The following blog is a discussion and differentiation of palliative care and hospice care.
November is National Hospice and Palliative Care Month. With the holidays on the horizon, it is a great time of year to focus on our family and friends. When considering palliative care and hospice care, naturally many of us immediately think of death and dying. Discussing death and dying feels burdensome at any time of year, but especially during the holiday season. However, I would like to shine an entirely different light on what palliative care and hospice embody.
It is imperative to first discuss the difference between palliative care and hospice as these concepts are often intertwined. Palliative care ultimately focuses on symptom management in those with serious, but not necessarily terminal, illnesses. Palliative care uses an interdisciplinary and holistic approach to symptom management. Interdisciplinary means using multiple teams to help reach the goal of managing symptoms. This may include doctors, nurses, psychologists, social workers, chaplains, therapists and other resources. A holistic approach means the focus is on the entire person as a whole and not just the disease. This can include not only medical support, but also psychological, spiritual, and social support. Palliative care can be incorporated into the care of those receiving curative treatments or into the care of those who are solely focusing on comfort and are no longer wanting aggressive treatments. For example, a young adult going through cancer treatment who may live another 40+ years may receive palliative care. An elderly patient who is preparing for end of life may also receive palliative care. Hospice care includes palliative care measures, but you do not need to be enrolled in hospice to receive palliative care. The focus of palliative care is improving the quality of life.
Now that we have a better understanding of palliative care, we can differentiate it with hospice care. Our health care system often is saturated with interventionism that tends to inadvertently teach resistance to mortality. Hospice care is a bridge that can allow people to forgo aggressive treatments and ultimately focus on comfort. Like palliative care, hospice care continues to focus on symptom management and quality of life, but hospice care is for those that have a life expectancy of approximately six months. This six-month life expectancy is not set in stone. It is not rare that a patient will receive hospice services for longer than six months or that a patient’s condition improves to the extent that they no longer qualify for hospice. The focus in hospice is no longer on curing disease with aggressive measures, but rather solely providing the maximum comfort for each person. I like to think of hospice care as a focus on quality of life rather than a focus on quantity of life. Hospice can be provided in multiple settings including patients’ homes, assisted livings, or nursing homes. Hospice care allows people to maximize their quality of life for the rest of their life, however long that may be. This service provides care to those preparing for end-of-life to ensure the rest of their days are filled with the comfort and dignity that all humanity deserves.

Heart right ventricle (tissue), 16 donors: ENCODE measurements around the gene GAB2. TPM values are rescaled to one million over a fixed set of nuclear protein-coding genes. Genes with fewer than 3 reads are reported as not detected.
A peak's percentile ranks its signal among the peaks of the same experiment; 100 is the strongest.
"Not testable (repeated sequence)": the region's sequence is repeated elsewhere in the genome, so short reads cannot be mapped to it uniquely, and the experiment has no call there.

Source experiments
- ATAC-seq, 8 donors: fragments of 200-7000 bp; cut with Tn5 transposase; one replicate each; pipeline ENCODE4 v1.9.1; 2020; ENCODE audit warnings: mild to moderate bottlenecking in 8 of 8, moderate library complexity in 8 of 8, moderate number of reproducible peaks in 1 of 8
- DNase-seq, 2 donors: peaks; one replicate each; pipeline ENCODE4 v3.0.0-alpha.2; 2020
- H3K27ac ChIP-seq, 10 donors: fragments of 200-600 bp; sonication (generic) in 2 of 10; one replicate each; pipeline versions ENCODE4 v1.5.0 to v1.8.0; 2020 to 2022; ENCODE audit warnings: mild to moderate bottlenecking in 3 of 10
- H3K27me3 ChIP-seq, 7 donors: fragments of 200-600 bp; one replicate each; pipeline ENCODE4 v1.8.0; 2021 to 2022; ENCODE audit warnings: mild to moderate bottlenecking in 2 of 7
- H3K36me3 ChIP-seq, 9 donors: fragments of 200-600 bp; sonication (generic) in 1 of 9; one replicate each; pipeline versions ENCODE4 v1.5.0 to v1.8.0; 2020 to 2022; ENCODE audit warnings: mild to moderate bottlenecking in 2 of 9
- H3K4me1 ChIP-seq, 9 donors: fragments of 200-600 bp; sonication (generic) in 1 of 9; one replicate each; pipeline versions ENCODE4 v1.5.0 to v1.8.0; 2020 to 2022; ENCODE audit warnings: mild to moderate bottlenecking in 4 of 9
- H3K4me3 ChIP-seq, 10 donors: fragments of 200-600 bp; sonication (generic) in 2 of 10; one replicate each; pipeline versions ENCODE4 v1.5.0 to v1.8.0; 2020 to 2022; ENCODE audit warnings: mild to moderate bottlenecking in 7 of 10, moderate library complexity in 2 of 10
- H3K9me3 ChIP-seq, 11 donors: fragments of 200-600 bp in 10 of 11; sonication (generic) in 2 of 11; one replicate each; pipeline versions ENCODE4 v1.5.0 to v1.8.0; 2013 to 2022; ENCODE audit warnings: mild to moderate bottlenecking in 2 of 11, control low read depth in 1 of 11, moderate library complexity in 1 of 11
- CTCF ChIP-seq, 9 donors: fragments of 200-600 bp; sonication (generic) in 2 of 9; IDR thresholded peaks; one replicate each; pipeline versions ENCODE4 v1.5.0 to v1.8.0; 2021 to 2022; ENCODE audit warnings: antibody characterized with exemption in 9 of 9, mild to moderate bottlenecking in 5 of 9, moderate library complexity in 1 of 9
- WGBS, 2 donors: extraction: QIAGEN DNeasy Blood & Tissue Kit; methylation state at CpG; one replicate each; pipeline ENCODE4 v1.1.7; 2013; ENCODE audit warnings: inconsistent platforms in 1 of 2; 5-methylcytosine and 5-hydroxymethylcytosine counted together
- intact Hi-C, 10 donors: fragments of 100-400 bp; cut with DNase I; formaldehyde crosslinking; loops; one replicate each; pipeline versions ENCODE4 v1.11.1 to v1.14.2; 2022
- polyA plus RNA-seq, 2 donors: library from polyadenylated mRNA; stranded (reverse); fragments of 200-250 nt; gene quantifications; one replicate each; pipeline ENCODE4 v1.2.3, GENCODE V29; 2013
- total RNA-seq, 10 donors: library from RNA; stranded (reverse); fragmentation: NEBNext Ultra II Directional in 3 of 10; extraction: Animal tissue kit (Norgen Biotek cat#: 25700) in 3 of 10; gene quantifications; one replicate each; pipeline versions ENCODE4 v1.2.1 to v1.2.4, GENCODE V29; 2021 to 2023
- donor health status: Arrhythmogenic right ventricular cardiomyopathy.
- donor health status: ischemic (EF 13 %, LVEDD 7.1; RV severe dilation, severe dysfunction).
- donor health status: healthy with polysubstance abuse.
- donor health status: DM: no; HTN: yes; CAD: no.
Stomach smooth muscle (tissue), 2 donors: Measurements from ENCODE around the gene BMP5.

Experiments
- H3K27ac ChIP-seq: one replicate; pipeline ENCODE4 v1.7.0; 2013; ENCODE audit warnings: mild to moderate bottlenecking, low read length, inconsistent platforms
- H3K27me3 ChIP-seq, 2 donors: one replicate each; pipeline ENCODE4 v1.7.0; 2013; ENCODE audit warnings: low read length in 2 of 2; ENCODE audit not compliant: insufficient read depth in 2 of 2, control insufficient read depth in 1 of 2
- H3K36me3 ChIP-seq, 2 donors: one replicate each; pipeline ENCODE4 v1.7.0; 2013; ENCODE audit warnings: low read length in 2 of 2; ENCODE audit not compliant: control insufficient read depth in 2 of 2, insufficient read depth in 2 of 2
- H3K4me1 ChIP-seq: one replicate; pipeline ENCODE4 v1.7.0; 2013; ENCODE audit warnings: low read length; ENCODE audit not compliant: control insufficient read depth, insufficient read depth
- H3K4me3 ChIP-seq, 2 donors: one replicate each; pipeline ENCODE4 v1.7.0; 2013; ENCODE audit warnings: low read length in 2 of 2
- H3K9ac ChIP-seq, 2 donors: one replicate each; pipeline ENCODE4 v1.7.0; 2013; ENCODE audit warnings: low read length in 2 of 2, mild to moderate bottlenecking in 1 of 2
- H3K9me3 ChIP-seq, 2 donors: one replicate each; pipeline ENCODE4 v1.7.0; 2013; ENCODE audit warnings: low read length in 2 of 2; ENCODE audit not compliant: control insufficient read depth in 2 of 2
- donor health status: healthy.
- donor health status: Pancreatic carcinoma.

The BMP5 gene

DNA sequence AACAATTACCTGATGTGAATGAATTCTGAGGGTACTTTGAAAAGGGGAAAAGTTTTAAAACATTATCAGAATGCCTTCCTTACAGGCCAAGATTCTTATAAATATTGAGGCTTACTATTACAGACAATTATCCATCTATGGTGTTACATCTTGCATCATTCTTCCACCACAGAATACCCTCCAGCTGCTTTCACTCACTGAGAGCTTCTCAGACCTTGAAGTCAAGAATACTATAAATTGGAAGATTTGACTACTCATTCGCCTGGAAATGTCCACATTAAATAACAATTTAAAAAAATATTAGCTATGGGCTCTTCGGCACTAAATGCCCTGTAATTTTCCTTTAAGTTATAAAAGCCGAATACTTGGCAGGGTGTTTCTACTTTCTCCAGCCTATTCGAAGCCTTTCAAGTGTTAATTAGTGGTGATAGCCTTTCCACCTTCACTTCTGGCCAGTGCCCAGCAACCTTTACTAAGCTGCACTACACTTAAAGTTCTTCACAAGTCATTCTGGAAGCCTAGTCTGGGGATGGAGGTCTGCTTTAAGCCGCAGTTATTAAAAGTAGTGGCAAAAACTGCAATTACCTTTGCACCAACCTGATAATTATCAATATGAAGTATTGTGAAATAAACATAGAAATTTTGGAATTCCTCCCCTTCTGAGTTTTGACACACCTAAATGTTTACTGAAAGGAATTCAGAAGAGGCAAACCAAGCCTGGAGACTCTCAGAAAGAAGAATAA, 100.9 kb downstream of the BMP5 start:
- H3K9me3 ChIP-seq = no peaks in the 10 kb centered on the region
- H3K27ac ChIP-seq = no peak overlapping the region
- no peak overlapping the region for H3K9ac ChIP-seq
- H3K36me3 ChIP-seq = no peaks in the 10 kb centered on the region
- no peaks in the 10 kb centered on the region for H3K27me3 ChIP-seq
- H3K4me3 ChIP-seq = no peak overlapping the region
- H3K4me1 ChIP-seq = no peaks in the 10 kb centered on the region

With the holiday season approaching, rather than avoiding these discussions, let’s try to change our way of thinking. Instead of focusing on dying, let’s focus on living. Whether it is you or a loved one experiencing a serious health challenge, it may be helpful to consider these questions: How do you want to live? How does your loved one want to live the rest of their life? What do you value most in your life? What makes you or your loved one feel the happiest, the most comfortable, the safest? What treatments would you want or not want to pursue to help you achieve your goals of care? Exploring these topics can help you and your loved ones pave a path to live the rest of your lives the way you choose. If these topics lead to good discussion, it may be important to talk with your primary care provider about documenting an advanced care plan so you or your loved one’s wishes are in writing. Honoring Choices MN offers many resources including this Advanced Care Planning video. These resources can help prepare you for discussions with both your loved ones and medical provider.
Life is full of uncertainties. If you or someone you know is experiencing a strenuous health journey, opening up this discussion may prove to be more beneficial than burdensome. If you could help yourself or someone you love live with the utmost dignity, comfort, and peacefulness, would you do it? This is your life; how do you want to live it?
Erin K. Dahn
Erin Dahn, NP-C, is a Lakeview Clinic nurse practitioner specializing in the geriatric population. She works at various long-term care facilities with a home base of Lakeview Clinic – Waconia. Her special interests include palliative care and management of chronic diseases including hypertension, heart failure, diabetes, and dementia.